Why Choose Maine Spine & Nerve Institute?
In the Portland area there are many options for healthcare and some clinics may seek to prescribe a medication to mask the pain or immediately recommend surgery. It’s important to consider less risky or non-invasive treatment options first.
At Maine Spine & Nerve we take a different approach. We focus on non-surgical solutions for spine and nerve disorders. Our approach diagnoses where your pain is originating from and then we non-surgically correct the underlying condition. Many of our patients are able to avoid surgery and the need for expensive prescriptions. We’ve also been successful with patients that are experiencing the after effects of a failed back surgery.
Health Care Articles
Should you use heat or ice for your back injury? The answer isn’t as simple as you might think.
Typically, experts recommend ice for acute conditions and heat for chronic ones. “Any cold treatment should be used for 24 to 48 hours after an injury,” notes the University of Rochester Medical Center. “Apply heat if you have… chronic muscle and joint pain.”
However, it may not be quite that simple. Let’s look specifically at the case of a back injury. Should you use ice first and then heat once you’re beyond the first couple days?
Ice therapy for pain relief
Ice causes vasoconstriction (constriction of the blood vessels) in the area where it is applied. In other words, it is less possible for blood to get through. In turn, the chemicals involved in your body’s natural inflammation response are reduced – so that you don’t experience unnecessary swelling or scar tissue development. Plus, ice alleviates the pain.
Response to acute back injury
When you strain your back, the typical recommendation is to ice the area and take aspirin for 2-3 days, while avoiding heat therapy since it can exacerbate the inflammation. Once you are past that initial period, this accepted advice goes, you can heat or ice the site of injury, whatever feels better to you.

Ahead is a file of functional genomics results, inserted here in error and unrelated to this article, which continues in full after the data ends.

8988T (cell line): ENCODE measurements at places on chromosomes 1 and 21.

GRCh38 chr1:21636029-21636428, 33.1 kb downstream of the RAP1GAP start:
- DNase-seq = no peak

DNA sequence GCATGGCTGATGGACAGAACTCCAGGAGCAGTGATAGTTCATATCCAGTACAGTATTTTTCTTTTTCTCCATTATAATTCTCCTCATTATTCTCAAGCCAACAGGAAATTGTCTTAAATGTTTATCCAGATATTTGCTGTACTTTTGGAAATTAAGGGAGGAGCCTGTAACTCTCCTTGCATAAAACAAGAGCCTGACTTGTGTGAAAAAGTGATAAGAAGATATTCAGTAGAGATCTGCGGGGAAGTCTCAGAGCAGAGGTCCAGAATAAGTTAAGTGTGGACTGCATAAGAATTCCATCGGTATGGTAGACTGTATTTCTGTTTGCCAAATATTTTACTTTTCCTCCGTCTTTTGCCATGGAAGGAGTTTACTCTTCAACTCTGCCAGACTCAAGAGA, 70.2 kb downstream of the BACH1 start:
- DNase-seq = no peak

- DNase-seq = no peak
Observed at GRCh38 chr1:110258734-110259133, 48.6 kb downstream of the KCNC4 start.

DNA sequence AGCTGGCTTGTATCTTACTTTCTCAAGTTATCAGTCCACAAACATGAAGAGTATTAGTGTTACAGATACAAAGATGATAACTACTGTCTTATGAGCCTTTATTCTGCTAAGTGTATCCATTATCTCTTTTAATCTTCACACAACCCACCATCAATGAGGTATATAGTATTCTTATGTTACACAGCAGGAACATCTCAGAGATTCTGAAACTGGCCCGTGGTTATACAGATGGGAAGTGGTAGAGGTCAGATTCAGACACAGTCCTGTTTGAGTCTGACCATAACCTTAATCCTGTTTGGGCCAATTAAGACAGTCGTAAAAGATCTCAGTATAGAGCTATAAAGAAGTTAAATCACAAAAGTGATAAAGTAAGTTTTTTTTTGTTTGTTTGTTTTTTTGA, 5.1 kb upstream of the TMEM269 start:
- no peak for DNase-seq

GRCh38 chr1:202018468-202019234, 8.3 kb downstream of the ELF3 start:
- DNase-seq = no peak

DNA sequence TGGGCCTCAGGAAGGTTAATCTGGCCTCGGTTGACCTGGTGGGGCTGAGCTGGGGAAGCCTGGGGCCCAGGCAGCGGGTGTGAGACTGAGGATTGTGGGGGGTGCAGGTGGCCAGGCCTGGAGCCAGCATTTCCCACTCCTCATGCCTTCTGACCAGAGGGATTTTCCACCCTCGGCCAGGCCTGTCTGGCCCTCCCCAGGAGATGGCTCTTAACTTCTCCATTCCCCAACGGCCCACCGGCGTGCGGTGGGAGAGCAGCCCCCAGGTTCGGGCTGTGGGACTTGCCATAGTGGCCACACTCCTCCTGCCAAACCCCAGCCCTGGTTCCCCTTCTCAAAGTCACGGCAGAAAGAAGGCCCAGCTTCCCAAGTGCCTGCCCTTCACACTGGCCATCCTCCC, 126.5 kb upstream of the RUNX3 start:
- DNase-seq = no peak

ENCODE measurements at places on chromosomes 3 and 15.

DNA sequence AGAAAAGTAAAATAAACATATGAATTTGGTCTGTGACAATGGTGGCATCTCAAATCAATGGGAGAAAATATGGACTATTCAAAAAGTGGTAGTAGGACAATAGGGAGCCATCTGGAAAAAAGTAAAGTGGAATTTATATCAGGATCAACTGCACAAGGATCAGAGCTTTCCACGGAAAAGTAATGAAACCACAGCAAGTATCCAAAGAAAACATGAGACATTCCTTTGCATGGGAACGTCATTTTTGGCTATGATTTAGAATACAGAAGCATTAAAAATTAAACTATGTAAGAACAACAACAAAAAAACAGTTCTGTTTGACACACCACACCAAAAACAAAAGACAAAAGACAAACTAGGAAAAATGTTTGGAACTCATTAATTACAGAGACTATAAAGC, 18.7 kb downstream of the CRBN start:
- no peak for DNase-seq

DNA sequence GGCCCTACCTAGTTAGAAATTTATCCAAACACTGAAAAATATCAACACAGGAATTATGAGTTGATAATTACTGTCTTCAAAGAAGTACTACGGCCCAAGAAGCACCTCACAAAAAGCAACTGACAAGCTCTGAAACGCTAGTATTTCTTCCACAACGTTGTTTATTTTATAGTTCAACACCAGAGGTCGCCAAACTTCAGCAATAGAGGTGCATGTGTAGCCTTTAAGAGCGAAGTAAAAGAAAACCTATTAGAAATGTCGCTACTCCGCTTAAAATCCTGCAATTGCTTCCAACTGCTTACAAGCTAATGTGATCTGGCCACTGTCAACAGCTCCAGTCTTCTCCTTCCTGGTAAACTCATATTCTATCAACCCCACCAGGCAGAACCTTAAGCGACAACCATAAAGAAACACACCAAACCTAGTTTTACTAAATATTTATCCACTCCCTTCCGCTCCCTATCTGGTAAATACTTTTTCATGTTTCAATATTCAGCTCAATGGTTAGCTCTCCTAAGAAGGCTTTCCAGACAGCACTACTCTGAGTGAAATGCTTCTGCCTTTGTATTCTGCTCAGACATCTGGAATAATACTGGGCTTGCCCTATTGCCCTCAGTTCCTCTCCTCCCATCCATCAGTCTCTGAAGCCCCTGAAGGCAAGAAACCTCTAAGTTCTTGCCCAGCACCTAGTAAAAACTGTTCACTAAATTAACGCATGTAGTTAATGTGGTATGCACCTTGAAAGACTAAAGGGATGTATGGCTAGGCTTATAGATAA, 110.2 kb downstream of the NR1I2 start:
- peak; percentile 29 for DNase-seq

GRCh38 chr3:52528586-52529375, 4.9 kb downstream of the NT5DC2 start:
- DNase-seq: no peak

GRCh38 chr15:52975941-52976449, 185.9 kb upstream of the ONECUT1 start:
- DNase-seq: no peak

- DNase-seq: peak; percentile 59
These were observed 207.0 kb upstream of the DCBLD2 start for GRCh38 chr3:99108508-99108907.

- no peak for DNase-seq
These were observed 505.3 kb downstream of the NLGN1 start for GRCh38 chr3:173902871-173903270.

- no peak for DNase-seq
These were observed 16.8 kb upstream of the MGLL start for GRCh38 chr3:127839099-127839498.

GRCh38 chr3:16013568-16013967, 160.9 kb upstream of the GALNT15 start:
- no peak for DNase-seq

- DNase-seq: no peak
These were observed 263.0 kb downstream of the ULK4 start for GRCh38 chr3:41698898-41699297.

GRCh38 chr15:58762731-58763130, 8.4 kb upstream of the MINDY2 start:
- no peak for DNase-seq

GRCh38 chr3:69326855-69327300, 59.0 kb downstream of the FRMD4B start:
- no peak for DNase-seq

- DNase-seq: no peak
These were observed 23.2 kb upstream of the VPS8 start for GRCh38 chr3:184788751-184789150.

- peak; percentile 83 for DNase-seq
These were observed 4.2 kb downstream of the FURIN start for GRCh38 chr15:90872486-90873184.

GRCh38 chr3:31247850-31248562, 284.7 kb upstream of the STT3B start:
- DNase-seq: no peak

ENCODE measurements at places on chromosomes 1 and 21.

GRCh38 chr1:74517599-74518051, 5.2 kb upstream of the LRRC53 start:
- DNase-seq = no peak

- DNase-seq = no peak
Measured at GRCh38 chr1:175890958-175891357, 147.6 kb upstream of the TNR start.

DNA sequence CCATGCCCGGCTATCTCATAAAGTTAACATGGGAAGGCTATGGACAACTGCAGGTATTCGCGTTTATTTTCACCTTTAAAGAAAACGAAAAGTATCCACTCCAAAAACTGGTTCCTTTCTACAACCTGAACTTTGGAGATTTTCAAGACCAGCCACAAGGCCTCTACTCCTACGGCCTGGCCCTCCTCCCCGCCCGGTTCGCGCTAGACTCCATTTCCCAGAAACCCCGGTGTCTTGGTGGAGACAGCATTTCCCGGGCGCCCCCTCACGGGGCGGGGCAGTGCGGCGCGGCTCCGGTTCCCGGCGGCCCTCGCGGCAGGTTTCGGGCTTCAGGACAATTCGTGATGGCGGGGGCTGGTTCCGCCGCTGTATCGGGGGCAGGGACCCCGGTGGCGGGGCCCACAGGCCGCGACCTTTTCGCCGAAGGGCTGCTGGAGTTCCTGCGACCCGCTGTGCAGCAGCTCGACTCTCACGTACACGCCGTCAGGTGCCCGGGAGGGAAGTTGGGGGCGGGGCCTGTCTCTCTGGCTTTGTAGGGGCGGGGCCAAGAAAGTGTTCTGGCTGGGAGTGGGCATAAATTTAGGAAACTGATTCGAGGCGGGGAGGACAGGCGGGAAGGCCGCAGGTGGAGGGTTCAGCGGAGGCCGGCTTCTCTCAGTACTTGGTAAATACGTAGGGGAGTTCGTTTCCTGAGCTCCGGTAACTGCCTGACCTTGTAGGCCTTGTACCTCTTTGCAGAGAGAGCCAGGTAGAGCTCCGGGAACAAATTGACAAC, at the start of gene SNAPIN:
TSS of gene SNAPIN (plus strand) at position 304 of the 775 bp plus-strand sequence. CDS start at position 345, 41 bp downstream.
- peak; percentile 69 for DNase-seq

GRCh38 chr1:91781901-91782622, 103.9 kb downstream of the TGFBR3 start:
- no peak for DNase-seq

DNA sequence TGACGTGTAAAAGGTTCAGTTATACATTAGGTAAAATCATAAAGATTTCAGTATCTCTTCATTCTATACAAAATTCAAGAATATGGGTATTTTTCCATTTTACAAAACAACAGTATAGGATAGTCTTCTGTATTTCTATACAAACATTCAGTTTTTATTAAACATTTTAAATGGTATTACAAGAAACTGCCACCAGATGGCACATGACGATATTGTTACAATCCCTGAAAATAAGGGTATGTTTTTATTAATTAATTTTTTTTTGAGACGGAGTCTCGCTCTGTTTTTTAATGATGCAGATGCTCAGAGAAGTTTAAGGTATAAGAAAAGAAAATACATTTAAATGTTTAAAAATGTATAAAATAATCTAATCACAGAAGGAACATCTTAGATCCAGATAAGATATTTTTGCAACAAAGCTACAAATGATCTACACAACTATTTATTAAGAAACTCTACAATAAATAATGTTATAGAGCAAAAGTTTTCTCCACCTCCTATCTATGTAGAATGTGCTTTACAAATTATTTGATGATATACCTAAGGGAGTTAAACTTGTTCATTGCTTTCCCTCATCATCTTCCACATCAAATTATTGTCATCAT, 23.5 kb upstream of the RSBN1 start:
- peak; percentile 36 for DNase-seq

A report published in the UK in 2011 explored 20 different methods used to treat back pain. Strategies analyzed by the researchers included pain medications, exercise programs, and hot/cold therapy.
“[T]he review found moderate quality evidence that using a heat wrap 5 days after the injury may relieve pain,” explains personal trainer Anne Asher. However, she adds, “[o]verall they did not find enough evidence to judge the effectiveness of any type of temperature treatment.”
If ice or heat therapy don’t seem to be all that effective, what is? Both to reduce pain and to recover normal function, the best tactic was to remain active. In fact, simply by keeping on one’s feet and not resting excessively, patients reported fewer lost days of work and less instances of disability over twelve months than those treated with standard medical approaches.
Although activity seems to be the strongest option, a 2006 review revealed that heat wraps both curbed pain and prevented disability while the injury was still acute.
That review, like the 2011 one, also found that working out was beneficial. The report was neutral toward ice, citing a lack of research and disagreement between various results.
Since there is conflicting evidence on the temperature treatments, get advice from your doctor and pay attention to how your body responds to either one. Also, remember to stay active.
Are you suffering from back pain? Maine Spine & Nerve can help. Even if you have been told there is nothing else that can be done, do not hesitate to contact our office. See our success stories.